You can’t overstate the ability of a pitcher to get in on the hands of left and right handed batters as well as have pitches that run away from left and right handed batters. That is what is accomplished when a pitcher throws a two seam and a cutter. Also since both of those pitches are usually slower than the four seam it makes that straight fastball look that much faster.

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  5. phoenix says:

    say what?

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  6. phoenix says:

    maybe I’m just dull, but isn’t the point of a cutter to have more movement than a four seamer to offset the lack of velocity with greater movement? I see that Hamel’s cutter moves vertically more than his FB, but it moves less horizontally.

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    • phoenix says:

      also out of curiosity, can we compare Rivera’s signature cutter to some of these newly picked up ones? I usually use Rivera’s cutter as the model to hold others up to. is it unique in its movement compared to the average or to hamel’s in that it moves horizontally and vertically?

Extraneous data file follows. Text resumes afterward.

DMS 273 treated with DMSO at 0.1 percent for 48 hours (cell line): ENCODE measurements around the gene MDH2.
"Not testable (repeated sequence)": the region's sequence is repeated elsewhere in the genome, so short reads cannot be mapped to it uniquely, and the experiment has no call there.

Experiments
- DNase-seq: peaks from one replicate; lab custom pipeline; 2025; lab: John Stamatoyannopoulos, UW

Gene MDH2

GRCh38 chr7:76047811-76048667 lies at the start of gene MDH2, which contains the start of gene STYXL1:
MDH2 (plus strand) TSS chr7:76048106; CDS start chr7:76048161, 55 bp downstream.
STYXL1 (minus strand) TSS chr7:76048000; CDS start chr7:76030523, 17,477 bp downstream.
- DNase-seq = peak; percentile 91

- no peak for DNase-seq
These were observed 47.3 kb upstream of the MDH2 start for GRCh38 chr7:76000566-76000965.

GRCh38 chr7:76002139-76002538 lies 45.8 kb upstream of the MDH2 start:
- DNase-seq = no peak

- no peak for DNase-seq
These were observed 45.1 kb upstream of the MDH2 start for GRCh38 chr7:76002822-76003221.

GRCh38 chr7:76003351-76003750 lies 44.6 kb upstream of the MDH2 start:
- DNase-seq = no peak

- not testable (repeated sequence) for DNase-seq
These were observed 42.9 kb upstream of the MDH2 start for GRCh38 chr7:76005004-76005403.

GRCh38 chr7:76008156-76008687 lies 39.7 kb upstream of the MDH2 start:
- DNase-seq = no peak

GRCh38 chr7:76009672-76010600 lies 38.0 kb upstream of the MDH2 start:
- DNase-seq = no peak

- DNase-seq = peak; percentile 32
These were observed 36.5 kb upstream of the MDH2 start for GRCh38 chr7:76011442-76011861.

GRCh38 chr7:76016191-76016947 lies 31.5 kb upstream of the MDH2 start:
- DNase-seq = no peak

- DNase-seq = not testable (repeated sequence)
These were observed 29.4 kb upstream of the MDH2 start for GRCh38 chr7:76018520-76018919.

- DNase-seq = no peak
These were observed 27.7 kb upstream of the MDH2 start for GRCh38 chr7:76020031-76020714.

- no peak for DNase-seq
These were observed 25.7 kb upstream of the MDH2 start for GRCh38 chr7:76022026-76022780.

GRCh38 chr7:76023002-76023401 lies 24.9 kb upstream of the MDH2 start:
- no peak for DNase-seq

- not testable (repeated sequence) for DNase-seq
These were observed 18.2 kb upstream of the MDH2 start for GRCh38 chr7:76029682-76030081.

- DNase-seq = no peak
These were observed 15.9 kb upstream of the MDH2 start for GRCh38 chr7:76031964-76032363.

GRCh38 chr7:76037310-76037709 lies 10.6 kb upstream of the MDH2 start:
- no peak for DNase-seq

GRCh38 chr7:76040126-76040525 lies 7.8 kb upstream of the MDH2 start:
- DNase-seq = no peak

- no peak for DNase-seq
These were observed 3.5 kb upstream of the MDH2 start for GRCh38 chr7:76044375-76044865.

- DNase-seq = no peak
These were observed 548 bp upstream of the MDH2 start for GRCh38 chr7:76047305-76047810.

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      • The Duder says:

        This. Would love to see the actual pitch movement of Mariano’s compared to the rest of the world’s cutters, to see why it’s so special.

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      • Nate says:

        I see the same thing. In that graph, Hamel’s cutter has the least movement overall. I don’t know how often your straightest pitch is your best choice.

        but then again, I’m not a pitcher, so I’m not paid to know that.

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      • Marianbro Rivera says:

        Mo’s cutter is also so devastating because of the control he has. I saw an article on here? or a link on here to bloomberg sports that showed how much control he really has. He never throws the pitch down the middle of the plate. It’s always to a side that he wants. I’ll try to find the article tomorrow because it has some pretty awesome graphs.

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    • Matt says:

      Kinda a random hypothesis, but maybe the idea is that it is relative to the fastball? Usually the fastball has some tailing action, so the ‘straight’ cutter appears to be ‘cutting’ to hitters and they have difficult adjusting.